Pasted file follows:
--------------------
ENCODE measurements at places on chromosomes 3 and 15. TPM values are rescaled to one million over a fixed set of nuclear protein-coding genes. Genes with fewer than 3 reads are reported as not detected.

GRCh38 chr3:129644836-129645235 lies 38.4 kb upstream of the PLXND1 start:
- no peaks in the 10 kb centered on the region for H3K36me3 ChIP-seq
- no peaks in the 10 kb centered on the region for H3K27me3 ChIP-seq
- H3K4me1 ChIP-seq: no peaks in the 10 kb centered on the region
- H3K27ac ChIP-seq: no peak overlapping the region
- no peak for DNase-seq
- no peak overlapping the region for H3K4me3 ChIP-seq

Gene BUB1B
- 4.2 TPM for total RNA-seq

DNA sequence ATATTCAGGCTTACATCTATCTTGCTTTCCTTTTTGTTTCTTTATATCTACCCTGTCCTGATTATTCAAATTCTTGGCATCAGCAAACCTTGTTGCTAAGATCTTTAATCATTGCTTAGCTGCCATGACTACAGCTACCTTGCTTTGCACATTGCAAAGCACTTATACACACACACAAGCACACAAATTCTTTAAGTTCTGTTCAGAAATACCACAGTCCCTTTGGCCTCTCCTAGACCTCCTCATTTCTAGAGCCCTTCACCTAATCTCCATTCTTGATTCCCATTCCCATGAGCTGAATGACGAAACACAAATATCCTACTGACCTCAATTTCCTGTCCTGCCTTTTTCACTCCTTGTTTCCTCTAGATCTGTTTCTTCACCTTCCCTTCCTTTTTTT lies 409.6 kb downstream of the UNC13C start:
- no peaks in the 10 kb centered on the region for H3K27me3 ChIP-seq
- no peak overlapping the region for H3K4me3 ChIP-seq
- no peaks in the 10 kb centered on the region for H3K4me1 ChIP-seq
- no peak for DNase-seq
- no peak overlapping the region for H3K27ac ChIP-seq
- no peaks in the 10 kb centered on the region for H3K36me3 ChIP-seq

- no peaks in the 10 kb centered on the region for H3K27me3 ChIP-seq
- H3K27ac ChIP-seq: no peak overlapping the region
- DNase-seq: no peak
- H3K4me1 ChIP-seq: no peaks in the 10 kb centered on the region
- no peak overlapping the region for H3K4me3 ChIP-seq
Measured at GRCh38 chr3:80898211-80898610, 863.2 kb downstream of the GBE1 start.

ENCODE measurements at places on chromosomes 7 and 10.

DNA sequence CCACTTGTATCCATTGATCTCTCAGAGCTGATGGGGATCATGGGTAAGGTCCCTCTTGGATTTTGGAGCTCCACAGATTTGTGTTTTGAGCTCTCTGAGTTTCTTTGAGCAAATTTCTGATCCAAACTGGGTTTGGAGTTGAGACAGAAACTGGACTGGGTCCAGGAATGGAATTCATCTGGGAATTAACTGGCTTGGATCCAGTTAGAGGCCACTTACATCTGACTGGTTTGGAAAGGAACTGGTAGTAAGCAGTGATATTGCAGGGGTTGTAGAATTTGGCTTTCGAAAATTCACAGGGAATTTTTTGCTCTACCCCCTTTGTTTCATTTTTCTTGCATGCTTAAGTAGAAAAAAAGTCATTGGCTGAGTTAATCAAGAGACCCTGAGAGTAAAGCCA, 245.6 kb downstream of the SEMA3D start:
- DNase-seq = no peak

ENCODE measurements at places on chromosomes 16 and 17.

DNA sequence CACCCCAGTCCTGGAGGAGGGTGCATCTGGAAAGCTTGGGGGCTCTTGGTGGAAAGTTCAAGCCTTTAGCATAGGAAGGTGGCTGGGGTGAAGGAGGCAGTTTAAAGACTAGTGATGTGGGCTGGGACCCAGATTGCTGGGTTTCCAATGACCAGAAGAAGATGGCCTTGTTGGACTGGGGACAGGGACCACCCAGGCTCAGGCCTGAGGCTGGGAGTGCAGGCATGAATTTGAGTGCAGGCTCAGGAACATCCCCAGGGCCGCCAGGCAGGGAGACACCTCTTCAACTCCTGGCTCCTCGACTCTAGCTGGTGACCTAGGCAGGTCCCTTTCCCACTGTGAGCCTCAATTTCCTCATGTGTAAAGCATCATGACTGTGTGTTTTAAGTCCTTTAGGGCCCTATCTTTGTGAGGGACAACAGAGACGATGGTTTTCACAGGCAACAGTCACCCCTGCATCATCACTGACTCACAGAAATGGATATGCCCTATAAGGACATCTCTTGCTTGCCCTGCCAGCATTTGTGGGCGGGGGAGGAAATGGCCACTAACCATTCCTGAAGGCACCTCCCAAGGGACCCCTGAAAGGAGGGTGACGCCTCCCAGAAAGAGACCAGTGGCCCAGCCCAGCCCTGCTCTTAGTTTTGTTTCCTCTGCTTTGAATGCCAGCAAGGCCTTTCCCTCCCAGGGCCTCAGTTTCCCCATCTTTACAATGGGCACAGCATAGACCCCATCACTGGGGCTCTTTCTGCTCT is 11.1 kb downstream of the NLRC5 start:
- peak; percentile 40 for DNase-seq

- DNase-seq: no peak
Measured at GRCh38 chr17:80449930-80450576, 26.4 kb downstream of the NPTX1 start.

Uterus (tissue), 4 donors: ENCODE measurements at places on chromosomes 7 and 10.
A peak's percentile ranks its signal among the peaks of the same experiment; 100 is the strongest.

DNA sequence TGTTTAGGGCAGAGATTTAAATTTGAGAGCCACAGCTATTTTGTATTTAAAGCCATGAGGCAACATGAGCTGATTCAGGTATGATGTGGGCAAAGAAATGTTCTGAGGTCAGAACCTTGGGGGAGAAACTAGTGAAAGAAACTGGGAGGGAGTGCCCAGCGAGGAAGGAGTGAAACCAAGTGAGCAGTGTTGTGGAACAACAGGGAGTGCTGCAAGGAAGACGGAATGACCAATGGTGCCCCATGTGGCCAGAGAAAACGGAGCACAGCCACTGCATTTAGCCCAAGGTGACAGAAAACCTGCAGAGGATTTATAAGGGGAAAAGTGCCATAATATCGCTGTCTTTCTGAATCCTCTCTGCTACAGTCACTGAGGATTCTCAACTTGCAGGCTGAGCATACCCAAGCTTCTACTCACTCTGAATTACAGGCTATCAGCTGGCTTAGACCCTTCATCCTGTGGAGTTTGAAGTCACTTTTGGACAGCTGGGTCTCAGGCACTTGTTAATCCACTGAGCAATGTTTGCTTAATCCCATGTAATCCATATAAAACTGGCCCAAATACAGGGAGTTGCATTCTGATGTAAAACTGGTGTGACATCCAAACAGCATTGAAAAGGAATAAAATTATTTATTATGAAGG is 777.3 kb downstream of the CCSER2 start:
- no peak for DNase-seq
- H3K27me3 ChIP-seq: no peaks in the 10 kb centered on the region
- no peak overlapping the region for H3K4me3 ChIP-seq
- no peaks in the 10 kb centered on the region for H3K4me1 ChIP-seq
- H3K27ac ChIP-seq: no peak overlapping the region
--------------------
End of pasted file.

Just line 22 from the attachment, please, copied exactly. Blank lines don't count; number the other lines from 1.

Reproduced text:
- no peak overlapping the region for H3K4me3 ChIP-seq